Christoph Albrecht SJ, A retreat on the street

Took Place in Fribourg at the End of October (2004)

Who remembers still my report of a retreat of this kind in Basel? That was in October 2003. In this year we, i.e. Mathilde Röntgen, Maria Sinz, Christian Herwartz SJ, and I directed such a retreat in Fribourg. This time the Carmelites gave us lodgings for ten days in their four guest rooms. We were altogether twelve people. It was narrow. We had to use the rooms as dining-hall, day rooms, discussion rooms, and bedrooms, as well as room for our services. That demanded of us all tolerance and considerateness.

There were daily common times, of which only the talk with the spiritual directress was really obligating. Common breakfast at eight o’clock, at nine o’clock morning praise always arranged by a she participant, service at five o’clock p.m., thereafter dinner, and at 7 o’clock p.m. began the exchange in small groups. Apart from that the day was organized by everyone her/himself. Yes, this time eight women took part.

To direct those who made the retreat we formed again two small groups that were directed in each case by a woman and a Jesuit. Also this year the participants were gradually introduced into the Spiritual Exercises, by encouraging them first to call God together with their own longing for salvation and reconciliation, but then also when staying in the city to take off internally their shoes:

Take off the shoes – this picture is taken from the Biblical tale Exodus 3: Moses, a goatherd in the desert Sinai, saw in his everyday life something unusual: A thorn shrub burned and did nevertheless not burn up. He became curious and wanted to see the happening at close range. He ran to the thorn shrub. There he heard a voice that said to him: Take off your shoes! You stand on holy ground, because life, the prime longing, the fundamental vitality, the things not known by you, because God wants to speak with you here. Moses heard now anew about the enslavement of his people and by that also about his own repressed misery, and how an important role on the way of liberation was granted to him.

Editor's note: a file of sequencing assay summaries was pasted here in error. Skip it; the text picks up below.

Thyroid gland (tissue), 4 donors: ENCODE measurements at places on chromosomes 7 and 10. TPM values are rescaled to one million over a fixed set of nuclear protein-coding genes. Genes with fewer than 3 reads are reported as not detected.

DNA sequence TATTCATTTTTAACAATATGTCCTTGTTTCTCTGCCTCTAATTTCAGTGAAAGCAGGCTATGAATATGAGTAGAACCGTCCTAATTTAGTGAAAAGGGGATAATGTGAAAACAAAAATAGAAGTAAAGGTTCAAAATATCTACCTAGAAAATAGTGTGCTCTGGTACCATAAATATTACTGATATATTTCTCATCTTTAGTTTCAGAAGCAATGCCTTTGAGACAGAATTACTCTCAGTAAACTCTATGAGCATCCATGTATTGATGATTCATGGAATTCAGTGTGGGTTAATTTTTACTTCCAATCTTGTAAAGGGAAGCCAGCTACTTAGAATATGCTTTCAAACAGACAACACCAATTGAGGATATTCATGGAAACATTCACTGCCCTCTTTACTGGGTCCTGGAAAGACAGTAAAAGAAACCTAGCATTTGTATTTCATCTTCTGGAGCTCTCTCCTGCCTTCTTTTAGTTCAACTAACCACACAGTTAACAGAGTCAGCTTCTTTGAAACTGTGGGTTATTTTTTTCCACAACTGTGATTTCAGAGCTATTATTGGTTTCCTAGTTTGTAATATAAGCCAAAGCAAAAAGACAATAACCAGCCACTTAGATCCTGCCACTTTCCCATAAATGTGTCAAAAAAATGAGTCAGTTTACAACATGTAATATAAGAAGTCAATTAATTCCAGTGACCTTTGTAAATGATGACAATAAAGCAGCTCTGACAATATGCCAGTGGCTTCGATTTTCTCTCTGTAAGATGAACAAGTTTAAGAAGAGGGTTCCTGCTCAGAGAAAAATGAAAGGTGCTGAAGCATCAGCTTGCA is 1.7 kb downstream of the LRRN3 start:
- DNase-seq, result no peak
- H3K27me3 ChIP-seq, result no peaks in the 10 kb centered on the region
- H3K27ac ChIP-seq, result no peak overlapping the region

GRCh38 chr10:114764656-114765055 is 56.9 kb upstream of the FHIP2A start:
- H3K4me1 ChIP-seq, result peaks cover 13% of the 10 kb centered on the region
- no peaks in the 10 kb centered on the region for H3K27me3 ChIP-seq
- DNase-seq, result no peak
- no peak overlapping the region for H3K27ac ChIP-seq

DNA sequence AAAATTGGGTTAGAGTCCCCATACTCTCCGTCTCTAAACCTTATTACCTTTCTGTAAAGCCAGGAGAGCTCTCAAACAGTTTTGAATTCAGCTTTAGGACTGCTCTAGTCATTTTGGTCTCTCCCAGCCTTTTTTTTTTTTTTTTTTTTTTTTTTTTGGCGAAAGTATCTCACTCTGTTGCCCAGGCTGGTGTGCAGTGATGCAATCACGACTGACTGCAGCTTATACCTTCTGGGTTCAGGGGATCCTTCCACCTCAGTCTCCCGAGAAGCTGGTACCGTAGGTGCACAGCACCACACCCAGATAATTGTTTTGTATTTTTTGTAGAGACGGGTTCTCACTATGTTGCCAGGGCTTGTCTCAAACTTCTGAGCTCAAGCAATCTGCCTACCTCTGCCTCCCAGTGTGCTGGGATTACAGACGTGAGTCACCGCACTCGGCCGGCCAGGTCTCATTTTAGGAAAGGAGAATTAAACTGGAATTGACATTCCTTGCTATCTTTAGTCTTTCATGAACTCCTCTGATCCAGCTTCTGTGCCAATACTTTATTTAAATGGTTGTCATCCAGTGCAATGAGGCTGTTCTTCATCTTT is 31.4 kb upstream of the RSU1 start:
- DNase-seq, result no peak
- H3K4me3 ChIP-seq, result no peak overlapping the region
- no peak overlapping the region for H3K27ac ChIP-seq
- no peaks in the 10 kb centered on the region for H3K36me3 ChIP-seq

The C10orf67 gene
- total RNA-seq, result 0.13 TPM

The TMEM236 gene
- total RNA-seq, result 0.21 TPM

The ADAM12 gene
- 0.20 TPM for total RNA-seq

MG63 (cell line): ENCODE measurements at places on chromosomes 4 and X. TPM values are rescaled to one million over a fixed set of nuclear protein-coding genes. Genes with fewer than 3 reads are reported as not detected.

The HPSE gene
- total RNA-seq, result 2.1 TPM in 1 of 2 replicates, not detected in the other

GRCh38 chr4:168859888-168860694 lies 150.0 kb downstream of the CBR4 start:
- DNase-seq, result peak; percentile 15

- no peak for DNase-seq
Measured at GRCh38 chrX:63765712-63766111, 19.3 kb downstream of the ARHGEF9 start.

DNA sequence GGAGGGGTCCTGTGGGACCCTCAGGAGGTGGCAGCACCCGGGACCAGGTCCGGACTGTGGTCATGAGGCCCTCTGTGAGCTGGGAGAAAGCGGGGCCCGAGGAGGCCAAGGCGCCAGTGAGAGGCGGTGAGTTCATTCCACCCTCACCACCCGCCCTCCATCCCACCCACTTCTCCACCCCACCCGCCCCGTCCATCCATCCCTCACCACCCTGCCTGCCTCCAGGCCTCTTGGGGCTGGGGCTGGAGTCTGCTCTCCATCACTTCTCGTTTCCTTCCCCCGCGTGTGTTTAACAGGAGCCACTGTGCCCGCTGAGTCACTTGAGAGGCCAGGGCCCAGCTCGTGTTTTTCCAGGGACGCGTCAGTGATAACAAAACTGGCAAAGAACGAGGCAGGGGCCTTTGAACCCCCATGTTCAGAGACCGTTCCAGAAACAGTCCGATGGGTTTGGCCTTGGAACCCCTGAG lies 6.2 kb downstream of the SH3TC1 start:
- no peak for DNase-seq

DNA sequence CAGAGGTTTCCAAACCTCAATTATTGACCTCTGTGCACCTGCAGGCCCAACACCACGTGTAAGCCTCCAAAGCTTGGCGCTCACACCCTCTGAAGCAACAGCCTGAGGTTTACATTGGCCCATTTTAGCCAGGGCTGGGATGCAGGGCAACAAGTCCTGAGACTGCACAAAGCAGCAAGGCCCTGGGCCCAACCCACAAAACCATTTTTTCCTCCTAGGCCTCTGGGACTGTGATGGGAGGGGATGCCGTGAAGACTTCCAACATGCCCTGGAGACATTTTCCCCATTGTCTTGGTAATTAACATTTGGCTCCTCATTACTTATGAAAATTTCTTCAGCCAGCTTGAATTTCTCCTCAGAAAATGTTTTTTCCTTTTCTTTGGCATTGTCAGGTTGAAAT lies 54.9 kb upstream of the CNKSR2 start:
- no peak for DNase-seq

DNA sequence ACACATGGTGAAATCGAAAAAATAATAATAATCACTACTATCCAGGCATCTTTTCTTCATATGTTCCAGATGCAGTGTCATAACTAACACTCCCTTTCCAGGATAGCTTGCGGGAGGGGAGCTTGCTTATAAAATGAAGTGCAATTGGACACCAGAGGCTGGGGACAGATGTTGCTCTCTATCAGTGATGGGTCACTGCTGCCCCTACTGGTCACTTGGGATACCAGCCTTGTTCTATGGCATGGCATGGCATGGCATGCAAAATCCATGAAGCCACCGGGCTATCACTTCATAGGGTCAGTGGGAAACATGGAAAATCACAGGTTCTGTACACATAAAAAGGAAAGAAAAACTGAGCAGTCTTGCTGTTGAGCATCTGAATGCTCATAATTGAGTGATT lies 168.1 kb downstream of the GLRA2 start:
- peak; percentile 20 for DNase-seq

To take off the shoes is a picture for the readiness to listen with respect. The – by boots also defensive – distance of shoes is laid down, also the conceit to have the better or more beautiful shoes. The often thorny reality is touched with naked feet, in order to look there for the own injuries and brutalities, for my own and the longings of others, and for the ways to a fulfilled life. By taking off our shoes we begin, in the middle of the world of opinions and prejudices, to enter into an ‚ignoramus‘; to become more respectful before reality, and before the human beings in it – also in relation to our own history and future; briefly: to hear anew, to see, to smell, to grope at the place of attention, that has become „holy“.

It was for me the first time that I heard so violent things in a group. Not like with the direction of a single person, where the confidence necessary for openness is mostly soon there, but here the participants opened in a group that, by its dynamism, admitted totally other healing forces.

A participant told what she had experienced with the Crying Woman (a bronze statue in Fribourg’s pedestrian precinct). And how she was confronted with her own experiences in this city, where begging is forbidden, and where they explained to her in the labour office: Everybody will find work here, we have the situation under control, there is no poverty in our city … Why is this woman able to cry day and night, in a city where the problems are solved? Where have I still to cry, although I function in everyday life more than well? With these questions she discovered on the further days her own wounds.

With the attitude of the taken off shoes she approached the brothel, saw the women, most black Africans, who wanted to hide themselves before her, saw their misery, their pain not to be respected as persons by other people, and saw then her own wound, how she had been hurt as child in her own identity. A few days later she discovered the relief of a Black Madonna in the St Thérèse Church. She was just as beautiful as those women who are delivered to the greed of men. She was completely one of them. In the directed exchange of the small group it became clear that this wholesome inner experience of solidarity would become still clearer, if she could express it with a gesture.

On the last day she brought roses to the three places where crying was allowed. And this act opened again a surprise: How should she give a rose to a statue, and not pay attention to the harmonica player in the wheelchair beside it?! Hence she let herself be led by her embarrassment; she gave also to the man a rose. He looked up and smiled at her – with tears in his eyes. On the last day this woman said: „These ten days save me one year therapy.“

Christoph Albrecht SJ

From: Nuntii, 2004.4
(Mitteilungen der Schweizer Jesuitenprovinz)